Worse outcomes risk rises with liver ailment ICP, gestational diabetes

Having both conditions linked with preterm labor, polyhydramnios

Steve Bryson, PhD avatar

by Steve Bryson, PhD |

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A drawing shows a pregnant woman cradling her belly with one hand and holding a teddy bear with the other.

Having gestational diabetes increases the risk of adverse outcomes in pregnancy for women with intrahepatic cholestasis of pregnancy (ICP), the most common pregnancy-related liver complication, a study suggests.

Outcomes associated with both conditions included preterm labor, that is, before 37 weeks of gestation, and polyhydramnios, an excess amount of amniotic fluid surrounding the fetus. The study, “Gestational diabetes mellitus aggravates adverse perinatal outcomes in women with intrahepatic cholestasis of pregnancy,” was published in Diabetology & Metabolic Syndrome.

ICP is a specific form of cholestasis that typically occurs during the third trimester of pregnancy. A feature of cholestasis is stalled flow of bile, a digestive fluid, which builds up in the liver, impeding its function and causing symptoms such as elevated bile acids in the bloodstream and severe itchiness. The disease is associated with an increased risk of adverse fetal outcomes, including preterm birth, amniotic fluid abnormalities, and stillbirth.

Studies have suggested that pregnant women with ICP are more likely to have gestational diabetes mellitus (GDM), a common pregnancy complication marked by intolerance to blood sugar, or glucose, due to low levels of insulin.

Here, researchers in China identified 2,178 pregnant women with ICP from two large maternity hospitals from January 2018 to December 2021 to see if GMD with ICP leads to more serious adverse pregnancy outcomes than ICP alone. In the study, 390 women also had GMD, 1,788 did not.

“Considering the potential relationship between ICP and GDM, it is important to understand the differences in perinatal outcomes between those with ICP and GDM and those with ICP alone,” the researchers wrote.

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Increased risk with ICP, GMD

Those with both ICP and GMD were significantly older, had higher prepregnancy weight and body mass index (BMI), and used assisted reproductive technology more often than those without GMD.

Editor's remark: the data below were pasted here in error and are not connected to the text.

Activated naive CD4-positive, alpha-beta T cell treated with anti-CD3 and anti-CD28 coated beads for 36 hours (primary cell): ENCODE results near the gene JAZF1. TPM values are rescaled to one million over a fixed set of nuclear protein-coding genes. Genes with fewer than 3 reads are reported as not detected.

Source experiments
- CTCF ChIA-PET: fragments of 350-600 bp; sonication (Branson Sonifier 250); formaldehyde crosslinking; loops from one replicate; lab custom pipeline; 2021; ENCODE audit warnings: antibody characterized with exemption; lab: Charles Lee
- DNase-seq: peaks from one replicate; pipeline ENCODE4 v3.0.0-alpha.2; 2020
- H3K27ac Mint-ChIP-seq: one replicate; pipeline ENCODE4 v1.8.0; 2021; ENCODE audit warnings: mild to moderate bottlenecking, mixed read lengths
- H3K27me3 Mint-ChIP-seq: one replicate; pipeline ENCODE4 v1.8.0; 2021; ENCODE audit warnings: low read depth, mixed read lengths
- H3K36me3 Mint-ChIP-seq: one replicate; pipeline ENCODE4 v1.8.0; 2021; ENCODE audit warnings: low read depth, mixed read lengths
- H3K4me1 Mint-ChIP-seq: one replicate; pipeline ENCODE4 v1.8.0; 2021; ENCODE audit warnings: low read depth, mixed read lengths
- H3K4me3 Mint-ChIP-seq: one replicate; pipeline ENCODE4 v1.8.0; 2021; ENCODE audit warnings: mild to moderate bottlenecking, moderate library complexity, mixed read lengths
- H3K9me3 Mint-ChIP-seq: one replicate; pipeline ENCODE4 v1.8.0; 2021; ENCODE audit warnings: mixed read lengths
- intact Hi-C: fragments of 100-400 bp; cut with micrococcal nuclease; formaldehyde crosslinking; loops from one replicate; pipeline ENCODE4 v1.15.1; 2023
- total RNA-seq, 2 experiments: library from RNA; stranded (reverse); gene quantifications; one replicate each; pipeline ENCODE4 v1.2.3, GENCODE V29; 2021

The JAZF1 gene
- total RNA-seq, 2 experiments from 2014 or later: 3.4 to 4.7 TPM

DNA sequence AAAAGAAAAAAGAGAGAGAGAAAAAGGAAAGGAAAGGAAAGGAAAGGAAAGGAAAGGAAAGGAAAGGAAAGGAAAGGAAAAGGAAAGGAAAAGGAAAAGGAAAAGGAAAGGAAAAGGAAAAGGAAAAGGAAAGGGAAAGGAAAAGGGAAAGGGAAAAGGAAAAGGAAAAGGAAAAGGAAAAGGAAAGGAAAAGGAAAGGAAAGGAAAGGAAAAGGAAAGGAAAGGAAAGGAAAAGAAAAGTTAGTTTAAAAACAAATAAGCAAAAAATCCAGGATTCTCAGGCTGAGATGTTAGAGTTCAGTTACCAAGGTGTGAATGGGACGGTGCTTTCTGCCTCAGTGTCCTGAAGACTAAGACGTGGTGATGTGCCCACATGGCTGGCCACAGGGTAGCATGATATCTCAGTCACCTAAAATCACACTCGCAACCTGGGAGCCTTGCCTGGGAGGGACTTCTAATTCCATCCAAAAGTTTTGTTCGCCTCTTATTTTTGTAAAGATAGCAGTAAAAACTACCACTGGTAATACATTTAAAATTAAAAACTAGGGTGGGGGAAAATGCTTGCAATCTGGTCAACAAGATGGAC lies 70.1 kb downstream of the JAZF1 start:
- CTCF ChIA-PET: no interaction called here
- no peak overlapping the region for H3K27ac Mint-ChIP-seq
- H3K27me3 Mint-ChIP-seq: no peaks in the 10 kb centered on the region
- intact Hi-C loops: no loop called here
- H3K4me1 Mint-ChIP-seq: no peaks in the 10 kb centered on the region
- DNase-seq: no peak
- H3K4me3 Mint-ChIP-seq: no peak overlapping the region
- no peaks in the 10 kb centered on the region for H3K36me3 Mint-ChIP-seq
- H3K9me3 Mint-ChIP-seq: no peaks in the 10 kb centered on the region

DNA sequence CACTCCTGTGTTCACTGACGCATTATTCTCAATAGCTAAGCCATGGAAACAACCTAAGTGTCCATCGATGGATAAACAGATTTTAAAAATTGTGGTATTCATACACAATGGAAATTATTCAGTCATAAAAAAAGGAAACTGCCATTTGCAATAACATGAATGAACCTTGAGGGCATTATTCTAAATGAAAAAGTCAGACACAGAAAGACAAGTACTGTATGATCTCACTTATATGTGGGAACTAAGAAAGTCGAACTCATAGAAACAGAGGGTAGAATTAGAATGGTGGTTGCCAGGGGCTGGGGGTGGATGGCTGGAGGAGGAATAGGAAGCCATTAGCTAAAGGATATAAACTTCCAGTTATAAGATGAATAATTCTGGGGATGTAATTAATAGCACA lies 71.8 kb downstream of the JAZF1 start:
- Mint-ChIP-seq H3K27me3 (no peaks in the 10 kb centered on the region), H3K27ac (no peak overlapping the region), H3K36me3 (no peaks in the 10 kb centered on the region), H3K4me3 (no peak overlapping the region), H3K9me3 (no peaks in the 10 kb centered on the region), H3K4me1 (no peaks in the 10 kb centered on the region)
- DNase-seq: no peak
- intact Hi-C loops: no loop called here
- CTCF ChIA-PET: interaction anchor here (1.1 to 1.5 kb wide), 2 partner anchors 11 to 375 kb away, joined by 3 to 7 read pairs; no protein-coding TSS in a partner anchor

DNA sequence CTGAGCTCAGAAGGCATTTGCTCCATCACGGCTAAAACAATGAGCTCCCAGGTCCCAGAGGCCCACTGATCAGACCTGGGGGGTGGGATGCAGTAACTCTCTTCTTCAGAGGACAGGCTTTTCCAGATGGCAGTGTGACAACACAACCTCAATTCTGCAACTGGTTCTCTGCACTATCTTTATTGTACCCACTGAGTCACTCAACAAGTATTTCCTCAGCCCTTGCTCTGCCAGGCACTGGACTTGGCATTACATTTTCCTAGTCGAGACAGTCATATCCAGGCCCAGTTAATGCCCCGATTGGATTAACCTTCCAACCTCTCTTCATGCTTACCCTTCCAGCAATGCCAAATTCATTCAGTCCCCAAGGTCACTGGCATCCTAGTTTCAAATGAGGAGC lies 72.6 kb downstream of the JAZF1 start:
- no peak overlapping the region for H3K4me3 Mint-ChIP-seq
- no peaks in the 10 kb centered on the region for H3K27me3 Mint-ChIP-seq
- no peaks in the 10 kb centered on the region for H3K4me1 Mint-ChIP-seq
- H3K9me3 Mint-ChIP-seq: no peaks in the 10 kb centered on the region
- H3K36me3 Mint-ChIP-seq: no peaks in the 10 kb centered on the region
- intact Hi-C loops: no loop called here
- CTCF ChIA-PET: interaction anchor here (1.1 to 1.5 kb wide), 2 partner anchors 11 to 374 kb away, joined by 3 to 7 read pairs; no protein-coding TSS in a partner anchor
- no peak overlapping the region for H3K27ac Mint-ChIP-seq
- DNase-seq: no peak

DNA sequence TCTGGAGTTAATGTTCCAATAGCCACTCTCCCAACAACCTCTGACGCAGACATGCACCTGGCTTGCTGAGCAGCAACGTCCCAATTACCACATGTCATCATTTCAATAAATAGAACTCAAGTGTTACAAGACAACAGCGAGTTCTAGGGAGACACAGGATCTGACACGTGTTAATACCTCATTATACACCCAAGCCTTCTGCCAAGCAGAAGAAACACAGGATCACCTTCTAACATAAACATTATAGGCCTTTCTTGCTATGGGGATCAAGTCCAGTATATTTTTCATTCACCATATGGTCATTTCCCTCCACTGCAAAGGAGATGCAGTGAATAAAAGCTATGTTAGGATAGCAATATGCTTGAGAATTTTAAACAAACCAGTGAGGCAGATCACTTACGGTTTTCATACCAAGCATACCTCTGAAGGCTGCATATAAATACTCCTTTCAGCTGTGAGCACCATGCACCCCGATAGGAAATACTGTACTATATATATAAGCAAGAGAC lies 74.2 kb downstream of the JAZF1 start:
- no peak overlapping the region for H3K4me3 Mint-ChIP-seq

The ICP with GDM group also had higher total bile acid levels in the blood than the ICP group and were more likely to be treated with ursodeoxycholic acid (UDCA) after a diagnosis. UDCA is a nontoxic bile acid that helps bile flow through the liver.

There were no significant group differences regarding predelivery weight, pregnancy BMI, history of ICP, smoking, drinking, or of adverse pregnancy.

When analyses were adjusted for potentially influencing factors, including age, weight, bile acid levels, and UDCA use, the researchers found that women with both ICP and GMD were twice as likely to have polyhydramnios (4.6% vs. 2%) and 67% more likely to have preterm labor (24.6% vs. 13.9%) than those with ICP alone.

In the ICP with GMD group, whether a woman was treated with UDCA or not didn’t appear to affect the risk of adverse outcomes.

Further analyses found that in women with ICP, every doubling of blood bile acid levels increased the risk of GMD by 8.1%, preterm labor by 16.7%, meconium-stained amniotic fluid by 14.2%, and low birth weight by 21.9%. Meconium-stained amniotic fluid is an abnormality where the fetus’ meconium stool passes to the amniotic fluid.

When researchers divided patients into ICP severity groups based on bile acid blood levels, the significantly elevated risk of preterm labor linked to GMD occurred only in those with mild ICP. Preterm labor, meconium-stained amniotic fluid, and low birth weight were up to three times more likely to occur with both severe ICP and GMD than in those with severe ICP alone, but the differences failed to reach statistical significance.

Adjusted analyses also showed the strongest independent risk factors for preterm labor among women with ICP were the use of assisted reproductive technology, which increased the risk by five times, and GMD, which increased the risk by 65%.

These findings show that “when ICP was with GDM, adverse pregnancy outcomes were further exacerbated,” wrote the researchers, who said “intervention measures beyond ursodeoxycholic acid should be considered for pregnant women with ICP and GDM.”